I offer here a revision of the 2011 post “Cooking to Eat More Sanely”, with an updated resource list. Preparing our own food helps weight and sane eating in countless ways that are worth revisiting….
It would certainly be great to adopt all those habits that lead to better weight loss and health. But here’s one to tackle that you might underestimate in your search for diet solutions. It’s simple: Cook more often.
Cooking can check weight and improve health even if you’re not an expert chef. When we cook at home, we avoid the added salt, sugar, and fats in take-out, fast-food, or restaurant fare. We can control portions better. We can boost the vegetables, shrink the starches, make more of those foods we don’t gorge on. We can make extras for dinner to bring for lunch and thereby avoid the cafeteria. We can get used to, and develop preferences for, real fresh foods that are good for us and our waistlines.
Two myths can stand in the way of our cooking more:
*it takes too long. Research has shown that heating and setting up a take-out dinner for the family only saves a few minutes over a simple home-cooked meal.
*you have to be a good cook (and like it). Just about anyone can put together some of the simple combinations discussed here. Even if you don’t know how to perform very simple cooking operations, these are not hard to learn.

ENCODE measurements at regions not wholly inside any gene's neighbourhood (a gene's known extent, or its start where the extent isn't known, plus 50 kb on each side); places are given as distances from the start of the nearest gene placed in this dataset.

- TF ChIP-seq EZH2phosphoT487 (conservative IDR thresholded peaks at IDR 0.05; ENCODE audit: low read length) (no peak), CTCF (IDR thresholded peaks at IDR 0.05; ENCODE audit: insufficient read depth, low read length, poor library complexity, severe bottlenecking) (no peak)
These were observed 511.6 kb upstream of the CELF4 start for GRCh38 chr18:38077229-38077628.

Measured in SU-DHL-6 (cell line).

Today, limited ingredient cookbooks have become popular. They appeal to both the too-busy and don’t-know-how-to groups. Look through a few of these and choose one to try. Recipes limited to 5 ingredients (a common number for these publications) are almost always easy and quick to assemble. Some of the work, like vegetable-chopping, can even be done in advance. For example, some find it helpful to chop vegetables for snacks and for recipes right after returning from the supermarket, or in some other time slot set aside for the purpose.
Also, you can aim for meals that yield enough for two dinners, or two dinners and lunches, to minimize actual cooking time. Vegetarian casseroles, soups, and stews lend themselves well to this.
Even easier than 5-ingredient cookbooks are the “101 Ways….” articles by Mark Bittman, now in the New York Times articles archives. Bittman lists hundreds of quick meals of various types. Each is described in a single sentence. And that’s all the information you’ll need to assemble the dish.
You can develop a repertoire of favorite recipes you find easy and quick to make. Then you can recycle them every month or so. Start from wherever you are. If you only cook one meal a week now, think of increasing it to two or three, and so on. Any increase in home-cooked dinners, and work lunches brought from home, can bolster your weight and health goals.
Bittman, Mark, “101 Fast Recipes”, “101 Fast Recipes for Inspired Picnics”, and others. New York Times (go to www.nytimes.com/archives) to search for these articles. They are also compiled in his book Quick and Easy Recipes From the New York Times.
“Finding the Best Way to Cook All Those Vegetables,” by Tara Parker-Pope, New York Times, May 20, 2008 http://www.nytimes.com/2008/05/20/health/nutrition/20well.html?_r=0
Eat Sanely: Get Off the Diet Roller Coaster for Good, Chapter 5, offers more ideas on incorporating home meals into your life tgig-beta.com/eatsanely.com/order
Cooking Light magazine: On simple cooking techniques, On simple menu planning, On incorporating and cooking more fish and seafood
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